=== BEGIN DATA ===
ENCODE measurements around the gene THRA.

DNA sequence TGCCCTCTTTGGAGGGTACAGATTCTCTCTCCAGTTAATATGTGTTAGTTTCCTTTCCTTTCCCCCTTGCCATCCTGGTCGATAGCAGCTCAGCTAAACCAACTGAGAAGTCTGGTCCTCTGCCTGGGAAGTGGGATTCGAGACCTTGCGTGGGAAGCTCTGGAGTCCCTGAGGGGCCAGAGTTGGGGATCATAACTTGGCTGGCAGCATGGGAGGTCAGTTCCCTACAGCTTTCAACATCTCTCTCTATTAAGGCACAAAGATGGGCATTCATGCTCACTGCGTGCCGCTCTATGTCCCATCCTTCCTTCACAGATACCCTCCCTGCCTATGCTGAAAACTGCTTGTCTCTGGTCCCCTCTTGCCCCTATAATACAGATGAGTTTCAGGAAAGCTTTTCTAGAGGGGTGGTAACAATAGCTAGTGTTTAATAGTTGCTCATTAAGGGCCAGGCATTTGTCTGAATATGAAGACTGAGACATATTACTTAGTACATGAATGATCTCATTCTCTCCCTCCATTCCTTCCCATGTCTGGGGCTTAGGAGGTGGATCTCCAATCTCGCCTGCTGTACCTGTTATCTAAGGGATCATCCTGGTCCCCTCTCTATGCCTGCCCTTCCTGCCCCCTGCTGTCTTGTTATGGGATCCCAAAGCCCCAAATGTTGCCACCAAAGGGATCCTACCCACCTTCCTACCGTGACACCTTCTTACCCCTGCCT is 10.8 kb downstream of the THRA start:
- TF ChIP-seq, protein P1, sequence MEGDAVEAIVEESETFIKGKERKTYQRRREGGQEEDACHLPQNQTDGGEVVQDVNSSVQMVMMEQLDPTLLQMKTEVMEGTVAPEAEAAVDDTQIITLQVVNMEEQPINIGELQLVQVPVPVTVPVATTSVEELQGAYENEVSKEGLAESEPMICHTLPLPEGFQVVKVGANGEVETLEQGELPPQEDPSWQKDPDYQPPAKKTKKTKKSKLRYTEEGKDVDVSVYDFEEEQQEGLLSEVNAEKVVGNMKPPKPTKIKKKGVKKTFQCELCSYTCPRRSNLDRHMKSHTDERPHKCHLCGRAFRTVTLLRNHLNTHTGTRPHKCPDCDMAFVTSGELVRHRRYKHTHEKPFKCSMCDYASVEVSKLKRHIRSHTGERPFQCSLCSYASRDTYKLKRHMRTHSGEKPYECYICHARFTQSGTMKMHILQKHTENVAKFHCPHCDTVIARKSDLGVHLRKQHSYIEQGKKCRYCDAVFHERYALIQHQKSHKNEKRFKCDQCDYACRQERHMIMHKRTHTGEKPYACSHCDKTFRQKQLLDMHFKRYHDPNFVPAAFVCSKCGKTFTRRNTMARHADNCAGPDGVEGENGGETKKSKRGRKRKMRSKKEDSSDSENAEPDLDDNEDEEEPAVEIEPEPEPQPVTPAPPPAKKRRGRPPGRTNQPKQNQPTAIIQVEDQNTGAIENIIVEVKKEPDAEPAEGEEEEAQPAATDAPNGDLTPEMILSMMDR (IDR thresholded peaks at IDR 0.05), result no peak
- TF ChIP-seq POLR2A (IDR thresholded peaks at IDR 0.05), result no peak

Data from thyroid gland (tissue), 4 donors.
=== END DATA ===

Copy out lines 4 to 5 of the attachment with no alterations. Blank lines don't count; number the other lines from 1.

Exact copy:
- TF ChIP-seq POLR2A (IDR thresholded peaks at IDR 0.05), result no peak

Data from thyroid gland (tissue), 4 donors.